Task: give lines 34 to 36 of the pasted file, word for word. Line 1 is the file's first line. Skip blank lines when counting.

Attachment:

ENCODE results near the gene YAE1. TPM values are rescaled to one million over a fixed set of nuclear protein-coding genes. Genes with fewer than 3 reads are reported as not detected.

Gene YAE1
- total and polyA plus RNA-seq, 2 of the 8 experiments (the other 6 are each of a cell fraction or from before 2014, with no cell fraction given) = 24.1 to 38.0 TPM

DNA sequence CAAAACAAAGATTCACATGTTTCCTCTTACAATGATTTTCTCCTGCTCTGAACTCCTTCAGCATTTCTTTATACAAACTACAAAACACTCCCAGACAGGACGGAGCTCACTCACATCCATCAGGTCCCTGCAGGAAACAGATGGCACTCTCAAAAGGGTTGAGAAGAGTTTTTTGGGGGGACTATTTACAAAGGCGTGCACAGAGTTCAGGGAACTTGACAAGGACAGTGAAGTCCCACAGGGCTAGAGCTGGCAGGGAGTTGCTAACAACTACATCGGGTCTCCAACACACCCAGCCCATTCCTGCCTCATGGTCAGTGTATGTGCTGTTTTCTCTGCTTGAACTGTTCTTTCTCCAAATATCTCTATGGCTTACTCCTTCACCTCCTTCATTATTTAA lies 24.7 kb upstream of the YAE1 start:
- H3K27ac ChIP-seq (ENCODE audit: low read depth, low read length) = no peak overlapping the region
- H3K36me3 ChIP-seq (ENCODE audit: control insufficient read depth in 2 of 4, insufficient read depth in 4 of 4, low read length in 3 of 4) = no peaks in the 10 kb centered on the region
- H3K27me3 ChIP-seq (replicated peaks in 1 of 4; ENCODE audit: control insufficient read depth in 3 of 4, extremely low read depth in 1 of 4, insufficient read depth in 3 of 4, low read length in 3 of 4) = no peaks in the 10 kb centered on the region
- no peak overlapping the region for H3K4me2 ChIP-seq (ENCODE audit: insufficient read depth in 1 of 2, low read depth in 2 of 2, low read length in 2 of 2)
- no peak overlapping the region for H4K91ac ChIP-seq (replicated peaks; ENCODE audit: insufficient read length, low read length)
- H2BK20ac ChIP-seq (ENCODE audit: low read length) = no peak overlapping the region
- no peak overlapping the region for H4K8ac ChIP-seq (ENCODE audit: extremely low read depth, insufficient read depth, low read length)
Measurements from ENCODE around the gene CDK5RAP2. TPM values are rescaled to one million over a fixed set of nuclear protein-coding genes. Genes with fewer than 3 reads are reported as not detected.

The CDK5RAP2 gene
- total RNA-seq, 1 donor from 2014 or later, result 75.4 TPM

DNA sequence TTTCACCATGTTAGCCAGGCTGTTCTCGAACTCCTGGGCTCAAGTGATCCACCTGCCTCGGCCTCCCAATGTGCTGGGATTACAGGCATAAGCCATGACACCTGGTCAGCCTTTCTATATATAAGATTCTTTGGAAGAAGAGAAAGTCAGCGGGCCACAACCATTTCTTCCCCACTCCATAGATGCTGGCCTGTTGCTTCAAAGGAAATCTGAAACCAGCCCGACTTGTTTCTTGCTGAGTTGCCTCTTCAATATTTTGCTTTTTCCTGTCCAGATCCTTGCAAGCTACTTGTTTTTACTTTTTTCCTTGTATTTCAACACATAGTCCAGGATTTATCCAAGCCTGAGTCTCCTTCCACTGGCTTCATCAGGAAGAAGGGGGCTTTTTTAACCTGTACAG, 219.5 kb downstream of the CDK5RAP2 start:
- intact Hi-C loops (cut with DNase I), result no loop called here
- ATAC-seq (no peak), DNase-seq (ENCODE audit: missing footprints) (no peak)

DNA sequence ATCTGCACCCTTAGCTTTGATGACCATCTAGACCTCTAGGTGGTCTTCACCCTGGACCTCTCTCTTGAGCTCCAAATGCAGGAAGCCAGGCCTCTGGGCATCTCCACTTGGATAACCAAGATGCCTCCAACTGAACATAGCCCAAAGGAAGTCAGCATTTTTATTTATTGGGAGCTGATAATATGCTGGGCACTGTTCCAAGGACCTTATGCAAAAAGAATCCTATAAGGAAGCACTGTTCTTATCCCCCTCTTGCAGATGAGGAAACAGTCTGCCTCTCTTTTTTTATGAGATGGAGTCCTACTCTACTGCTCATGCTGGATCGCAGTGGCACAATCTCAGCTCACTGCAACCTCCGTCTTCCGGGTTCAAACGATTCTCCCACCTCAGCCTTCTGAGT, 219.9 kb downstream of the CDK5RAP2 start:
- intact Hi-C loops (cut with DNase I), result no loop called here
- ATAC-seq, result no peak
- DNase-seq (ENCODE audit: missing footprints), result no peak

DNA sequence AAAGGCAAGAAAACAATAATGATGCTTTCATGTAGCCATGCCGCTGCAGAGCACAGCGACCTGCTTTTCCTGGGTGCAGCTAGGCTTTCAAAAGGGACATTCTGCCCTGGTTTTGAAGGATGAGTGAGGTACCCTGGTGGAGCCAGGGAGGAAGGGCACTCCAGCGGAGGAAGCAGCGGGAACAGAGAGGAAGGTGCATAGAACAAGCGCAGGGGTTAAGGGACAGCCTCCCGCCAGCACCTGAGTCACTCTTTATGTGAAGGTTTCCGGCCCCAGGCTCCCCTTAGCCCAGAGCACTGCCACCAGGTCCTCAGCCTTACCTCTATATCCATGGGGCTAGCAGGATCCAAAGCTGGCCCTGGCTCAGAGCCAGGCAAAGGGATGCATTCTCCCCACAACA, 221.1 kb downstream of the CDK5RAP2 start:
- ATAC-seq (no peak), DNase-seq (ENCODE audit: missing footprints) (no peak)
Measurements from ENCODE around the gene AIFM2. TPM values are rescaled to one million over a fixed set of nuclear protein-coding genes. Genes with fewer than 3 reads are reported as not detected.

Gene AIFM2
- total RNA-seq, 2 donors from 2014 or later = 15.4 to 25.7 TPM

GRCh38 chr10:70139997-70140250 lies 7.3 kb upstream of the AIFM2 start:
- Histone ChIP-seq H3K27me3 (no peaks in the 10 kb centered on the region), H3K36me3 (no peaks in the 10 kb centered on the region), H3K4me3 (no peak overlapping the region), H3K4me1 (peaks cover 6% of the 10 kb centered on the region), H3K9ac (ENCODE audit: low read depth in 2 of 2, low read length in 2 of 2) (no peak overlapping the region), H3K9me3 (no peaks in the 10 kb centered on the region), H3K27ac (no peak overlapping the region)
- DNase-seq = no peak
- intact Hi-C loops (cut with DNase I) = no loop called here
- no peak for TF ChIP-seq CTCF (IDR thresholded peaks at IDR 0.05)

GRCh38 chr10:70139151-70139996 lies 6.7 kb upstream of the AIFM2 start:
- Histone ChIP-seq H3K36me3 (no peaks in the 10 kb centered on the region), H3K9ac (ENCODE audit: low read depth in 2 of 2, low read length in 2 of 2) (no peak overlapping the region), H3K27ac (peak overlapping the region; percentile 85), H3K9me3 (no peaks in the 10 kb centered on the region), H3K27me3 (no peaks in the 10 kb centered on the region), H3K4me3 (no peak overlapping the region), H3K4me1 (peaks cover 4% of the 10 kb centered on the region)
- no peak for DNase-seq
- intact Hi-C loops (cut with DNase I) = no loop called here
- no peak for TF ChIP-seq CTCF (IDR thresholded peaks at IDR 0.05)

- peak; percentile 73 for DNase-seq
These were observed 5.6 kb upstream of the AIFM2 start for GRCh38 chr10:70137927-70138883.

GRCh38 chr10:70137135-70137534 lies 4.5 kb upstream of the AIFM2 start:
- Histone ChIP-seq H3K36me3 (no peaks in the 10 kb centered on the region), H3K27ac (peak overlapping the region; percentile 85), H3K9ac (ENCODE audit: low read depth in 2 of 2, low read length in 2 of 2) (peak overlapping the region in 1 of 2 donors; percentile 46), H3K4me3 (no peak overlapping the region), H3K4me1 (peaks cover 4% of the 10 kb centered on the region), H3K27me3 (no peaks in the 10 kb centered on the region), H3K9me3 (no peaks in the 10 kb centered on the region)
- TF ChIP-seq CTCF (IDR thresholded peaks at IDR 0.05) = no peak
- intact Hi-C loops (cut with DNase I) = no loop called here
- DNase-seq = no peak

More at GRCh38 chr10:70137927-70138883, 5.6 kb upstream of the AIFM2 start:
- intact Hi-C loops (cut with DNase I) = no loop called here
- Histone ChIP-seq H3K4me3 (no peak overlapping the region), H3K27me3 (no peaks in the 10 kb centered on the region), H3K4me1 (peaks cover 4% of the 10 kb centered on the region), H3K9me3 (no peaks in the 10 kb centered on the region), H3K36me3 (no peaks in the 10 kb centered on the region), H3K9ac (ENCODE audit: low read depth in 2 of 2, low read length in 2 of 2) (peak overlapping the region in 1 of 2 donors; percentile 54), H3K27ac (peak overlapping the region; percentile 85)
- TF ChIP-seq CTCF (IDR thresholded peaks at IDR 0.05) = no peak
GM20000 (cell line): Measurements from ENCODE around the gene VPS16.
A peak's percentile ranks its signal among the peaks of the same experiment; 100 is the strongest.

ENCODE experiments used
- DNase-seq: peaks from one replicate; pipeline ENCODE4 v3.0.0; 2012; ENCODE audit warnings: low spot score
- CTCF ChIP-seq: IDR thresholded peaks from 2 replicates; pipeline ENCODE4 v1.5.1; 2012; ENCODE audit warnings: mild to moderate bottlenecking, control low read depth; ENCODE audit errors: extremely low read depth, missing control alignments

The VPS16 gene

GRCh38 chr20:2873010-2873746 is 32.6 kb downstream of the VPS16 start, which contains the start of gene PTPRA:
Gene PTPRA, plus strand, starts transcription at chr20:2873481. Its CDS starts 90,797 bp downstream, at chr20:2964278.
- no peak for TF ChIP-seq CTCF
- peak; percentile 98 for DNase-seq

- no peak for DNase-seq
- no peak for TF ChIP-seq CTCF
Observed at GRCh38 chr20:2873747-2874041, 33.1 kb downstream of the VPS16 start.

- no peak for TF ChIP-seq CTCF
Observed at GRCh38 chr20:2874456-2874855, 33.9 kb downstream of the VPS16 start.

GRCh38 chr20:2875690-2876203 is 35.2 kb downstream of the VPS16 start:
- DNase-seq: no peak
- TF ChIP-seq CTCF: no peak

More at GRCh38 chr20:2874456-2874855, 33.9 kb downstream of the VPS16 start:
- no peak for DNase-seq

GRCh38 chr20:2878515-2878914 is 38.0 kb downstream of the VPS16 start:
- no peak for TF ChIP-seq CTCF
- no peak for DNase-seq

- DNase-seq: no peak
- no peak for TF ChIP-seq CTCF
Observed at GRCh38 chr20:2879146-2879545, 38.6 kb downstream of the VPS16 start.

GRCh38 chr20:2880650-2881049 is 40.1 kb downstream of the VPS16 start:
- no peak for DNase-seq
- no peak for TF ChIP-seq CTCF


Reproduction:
- no peak for DNase-seq
- intact Hi-C loops (cut with DNase I) = no loop called here
- no peak for TF ChIP-seq CTCF (IDR thresholded peaks at IDR 0.05)